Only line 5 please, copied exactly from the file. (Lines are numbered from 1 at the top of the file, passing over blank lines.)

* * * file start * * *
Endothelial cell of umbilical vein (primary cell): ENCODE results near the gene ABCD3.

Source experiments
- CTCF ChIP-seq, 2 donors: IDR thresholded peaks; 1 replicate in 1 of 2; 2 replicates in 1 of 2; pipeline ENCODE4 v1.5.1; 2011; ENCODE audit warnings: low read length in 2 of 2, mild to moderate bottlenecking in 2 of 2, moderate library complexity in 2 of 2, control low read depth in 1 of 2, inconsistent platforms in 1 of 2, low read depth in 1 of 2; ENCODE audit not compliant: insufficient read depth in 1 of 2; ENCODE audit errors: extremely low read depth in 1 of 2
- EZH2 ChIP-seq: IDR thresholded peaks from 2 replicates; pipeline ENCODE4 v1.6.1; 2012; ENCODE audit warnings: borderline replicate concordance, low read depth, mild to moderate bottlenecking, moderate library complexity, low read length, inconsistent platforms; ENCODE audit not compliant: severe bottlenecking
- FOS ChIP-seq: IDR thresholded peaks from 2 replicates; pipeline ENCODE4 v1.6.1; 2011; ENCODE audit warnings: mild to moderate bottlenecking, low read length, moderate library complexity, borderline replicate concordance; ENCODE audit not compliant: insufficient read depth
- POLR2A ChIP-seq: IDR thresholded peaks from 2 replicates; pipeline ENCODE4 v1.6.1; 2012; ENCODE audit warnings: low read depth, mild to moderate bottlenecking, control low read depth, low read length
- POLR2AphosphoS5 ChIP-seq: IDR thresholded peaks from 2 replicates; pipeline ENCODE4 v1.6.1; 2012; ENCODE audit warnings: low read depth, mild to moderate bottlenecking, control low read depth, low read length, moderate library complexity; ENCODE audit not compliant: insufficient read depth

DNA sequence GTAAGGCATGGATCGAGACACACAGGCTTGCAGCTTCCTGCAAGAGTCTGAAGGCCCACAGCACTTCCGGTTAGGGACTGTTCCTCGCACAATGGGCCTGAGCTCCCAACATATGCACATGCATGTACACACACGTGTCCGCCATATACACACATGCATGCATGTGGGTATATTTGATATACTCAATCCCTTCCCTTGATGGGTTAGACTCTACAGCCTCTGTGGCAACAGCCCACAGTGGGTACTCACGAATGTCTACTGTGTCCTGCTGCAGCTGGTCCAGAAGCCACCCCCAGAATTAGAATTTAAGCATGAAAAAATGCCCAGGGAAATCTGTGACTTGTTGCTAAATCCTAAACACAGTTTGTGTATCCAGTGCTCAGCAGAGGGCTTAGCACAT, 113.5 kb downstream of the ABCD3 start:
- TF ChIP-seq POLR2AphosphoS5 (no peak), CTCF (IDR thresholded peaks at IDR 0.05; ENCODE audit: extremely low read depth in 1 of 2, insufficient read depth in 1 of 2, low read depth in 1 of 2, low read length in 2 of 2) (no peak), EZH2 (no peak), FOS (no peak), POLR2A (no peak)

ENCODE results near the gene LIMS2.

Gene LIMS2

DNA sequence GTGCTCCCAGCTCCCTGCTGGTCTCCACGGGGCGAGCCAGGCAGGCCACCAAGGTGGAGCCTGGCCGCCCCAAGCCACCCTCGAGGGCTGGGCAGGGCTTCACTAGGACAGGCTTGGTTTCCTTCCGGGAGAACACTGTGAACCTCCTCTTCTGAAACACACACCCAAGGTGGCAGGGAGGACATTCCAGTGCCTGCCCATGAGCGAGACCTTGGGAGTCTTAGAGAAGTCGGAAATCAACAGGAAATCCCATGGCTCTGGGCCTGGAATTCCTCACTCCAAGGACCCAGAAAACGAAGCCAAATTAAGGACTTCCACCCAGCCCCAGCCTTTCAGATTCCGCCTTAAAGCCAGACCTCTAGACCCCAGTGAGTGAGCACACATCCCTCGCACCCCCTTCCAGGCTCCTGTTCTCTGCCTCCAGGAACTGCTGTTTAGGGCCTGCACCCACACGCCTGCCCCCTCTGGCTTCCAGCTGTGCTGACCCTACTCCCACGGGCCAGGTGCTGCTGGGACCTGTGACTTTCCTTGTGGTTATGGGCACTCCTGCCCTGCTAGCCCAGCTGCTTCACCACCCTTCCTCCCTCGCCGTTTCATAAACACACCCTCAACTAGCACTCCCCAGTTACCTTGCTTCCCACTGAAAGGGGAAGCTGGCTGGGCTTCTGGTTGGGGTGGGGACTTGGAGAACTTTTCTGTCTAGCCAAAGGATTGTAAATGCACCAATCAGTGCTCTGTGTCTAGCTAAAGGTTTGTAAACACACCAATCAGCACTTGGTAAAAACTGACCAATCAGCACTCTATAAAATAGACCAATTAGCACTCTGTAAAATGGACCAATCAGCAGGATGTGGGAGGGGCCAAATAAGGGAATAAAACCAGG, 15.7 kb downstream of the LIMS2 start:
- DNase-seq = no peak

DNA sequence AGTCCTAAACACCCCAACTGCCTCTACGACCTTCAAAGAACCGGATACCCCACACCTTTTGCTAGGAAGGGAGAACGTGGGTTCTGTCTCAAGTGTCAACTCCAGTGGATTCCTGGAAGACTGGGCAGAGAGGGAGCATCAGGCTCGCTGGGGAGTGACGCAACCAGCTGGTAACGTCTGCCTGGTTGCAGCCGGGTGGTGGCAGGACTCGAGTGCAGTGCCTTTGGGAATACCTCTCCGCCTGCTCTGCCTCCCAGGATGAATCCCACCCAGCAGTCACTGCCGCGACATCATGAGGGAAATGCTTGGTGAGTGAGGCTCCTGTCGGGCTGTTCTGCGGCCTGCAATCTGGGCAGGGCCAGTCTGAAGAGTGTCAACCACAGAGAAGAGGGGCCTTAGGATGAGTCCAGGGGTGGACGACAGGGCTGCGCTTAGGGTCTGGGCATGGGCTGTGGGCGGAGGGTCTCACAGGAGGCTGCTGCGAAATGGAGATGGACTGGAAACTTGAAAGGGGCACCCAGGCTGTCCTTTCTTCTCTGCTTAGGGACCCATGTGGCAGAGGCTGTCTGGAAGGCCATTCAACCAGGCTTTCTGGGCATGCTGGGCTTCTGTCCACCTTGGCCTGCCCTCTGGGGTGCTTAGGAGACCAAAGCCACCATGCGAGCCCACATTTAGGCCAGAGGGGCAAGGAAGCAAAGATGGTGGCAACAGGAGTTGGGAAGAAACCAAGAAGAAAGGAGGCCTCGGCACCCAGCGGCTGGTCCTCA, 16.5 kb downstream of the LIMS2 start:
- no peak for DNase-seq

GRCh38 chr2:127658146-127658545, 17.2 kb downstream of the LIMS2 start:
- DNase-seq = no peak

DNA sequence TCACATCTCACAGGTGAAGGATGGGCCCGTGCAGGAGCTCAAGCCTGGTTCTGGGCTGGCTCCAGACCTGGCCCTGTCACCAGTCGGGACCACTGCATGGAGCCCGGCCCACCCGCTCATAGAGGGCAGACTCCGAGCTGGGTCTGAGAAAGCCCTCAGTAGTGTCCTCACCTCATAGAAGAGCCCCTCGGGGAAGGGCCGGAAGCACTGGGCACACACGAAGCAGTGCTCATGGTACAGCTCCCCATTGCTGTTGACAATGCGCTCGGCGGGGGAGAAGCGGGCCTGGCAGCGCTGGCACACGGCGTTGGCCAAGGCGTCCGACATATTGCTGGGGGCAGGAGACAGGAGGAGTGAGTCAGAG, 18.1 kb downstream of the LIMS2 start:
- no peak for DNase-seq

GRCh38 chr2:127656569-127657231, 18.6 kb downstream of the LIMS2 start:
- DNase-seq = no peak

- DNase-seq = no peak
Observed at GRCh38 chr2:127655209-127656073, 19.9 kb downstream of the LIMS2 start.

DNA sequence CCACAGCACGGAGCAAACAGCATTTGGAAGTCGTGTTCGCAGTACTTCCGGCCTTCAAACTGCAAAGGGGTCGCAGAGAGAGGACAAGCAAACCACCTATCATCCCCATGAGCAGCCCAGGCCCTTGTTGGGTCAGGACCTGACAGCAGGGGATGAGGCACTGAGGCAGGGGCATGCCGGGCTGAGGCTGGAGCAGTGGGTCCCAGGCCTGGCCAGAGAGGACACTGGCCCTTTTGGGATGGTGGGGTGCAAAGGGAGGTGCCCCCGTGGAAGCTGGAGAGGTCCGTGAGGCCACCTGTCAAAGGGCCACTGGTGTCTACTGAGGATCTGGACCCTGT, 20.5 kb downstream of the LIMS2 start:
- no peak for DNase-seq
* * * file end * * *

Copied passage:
- FOS ChIP-seq: IDR thresholded peaks from 2 replicates; pipeline ENCODE4 v1.6.1; 2011; ENCODE audit warnings: mild to moderate bottlenecking, low read length, moderate library complexity, borderline replicate concordance; ENCODE audit not compliant: insufficient read depth